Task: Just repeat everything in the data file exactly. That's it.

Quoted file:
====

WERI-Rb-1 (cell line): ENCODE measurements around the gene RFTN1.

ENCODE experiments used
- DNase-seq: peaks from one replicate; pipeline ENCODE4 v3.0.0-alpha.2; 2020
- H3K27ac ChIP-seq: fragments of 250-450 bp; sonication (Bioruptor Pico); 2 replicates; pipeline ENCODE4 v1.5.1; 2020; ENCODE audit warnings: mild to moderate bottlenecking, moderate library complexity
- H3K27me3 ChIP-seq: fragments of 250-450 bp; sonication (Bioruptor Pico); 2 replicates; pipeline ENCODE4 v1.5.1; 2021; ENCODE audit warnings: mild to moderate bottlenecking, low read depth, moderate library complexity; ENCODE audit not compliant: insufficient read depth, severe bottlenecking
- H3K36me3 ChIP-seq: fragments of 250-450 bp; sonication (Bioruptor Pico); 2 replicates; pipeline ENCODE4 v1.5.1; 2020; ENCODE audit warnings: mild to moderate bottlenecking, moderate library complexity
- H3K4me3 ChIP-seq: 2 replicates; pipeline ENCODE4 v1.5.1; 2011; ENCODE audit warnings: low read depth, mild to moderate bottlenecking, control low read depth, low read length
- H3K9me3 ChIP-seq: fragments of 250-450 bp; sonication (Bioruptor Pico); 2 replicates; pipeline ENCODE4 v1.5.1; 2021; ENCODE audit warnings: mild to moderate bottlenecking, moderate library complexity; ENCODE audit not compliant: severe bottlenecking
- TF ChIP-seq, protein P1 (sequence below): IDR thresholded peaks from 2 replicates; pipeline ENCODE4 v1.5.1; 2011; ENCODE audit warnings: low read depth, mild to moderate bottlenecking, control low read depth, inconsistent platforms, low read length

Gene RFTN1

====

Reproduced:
WERI-Rb-1 (cell line): ENCODE measurements around the gene RFTN1.

ENCODE experiments used
- DNase-seq: peaks from one replicate; pipeline ENCODE4 v3.0.0-alpha.2; 2020
- H3K27ac ChIP-seq: fragments of 250-450 bp; sonication (Bioruptor Pico); 2 replicates; pipeline ENCODE4 v1.5.1; 2020; ENCODE audit warnings: mild to moderate bottlenecking, moderate library complexity
- H3K27me3 ChIP-seq: fragments of 250-450 bp; sonication (Bioruptor Pico); 2 replicates; pipeline ENCODE4 v1.5.1; 2021; ENCODE audit warnings: mild to moderate bottlenecking, low read depth, moderate library complexity; ENCODE audit not compliant: insufficient read depth, severe bottlenecking
- H3K36me3 ChIP-seq: fragments of 250-450 bp; sonication (Bioruptor Pico); 2 replicates; pipeline ENCODE4 v1.5.1; 2020; ENCODE audit warnings: mild to moderate bottlenecking, moderate library complexity
- H3K4me3 ChIP-seq: 2 replicates; pipeline ENCODE4 v1.5.1; 2011; ENCODE audit warnings: low read depth, mild to moderate bottlenecking, control low read depth, low read length
- H3K9me3 ChIP-seq: fragments of 250-450 bp; sonication (Bioruptor Pico); 2 replicates; pipeline ENCODE4 v1.5.1; 2021; ENCODE audit warnings: mild to moderate bottlenecking, moderate library complexity; ENCODE audit not compliant: severe bottlenecking
- TF ChIP-seq, protein P1 (sequence below): IDR thresholded peaks from 2 replicates; pipeline ENCODE4 v1.5.1; 2011; ENCODE audit warnings: low read depth, mild to moderate bottlenecking, control low read depth, inconsistent platforms, low read length

Gene RFTN1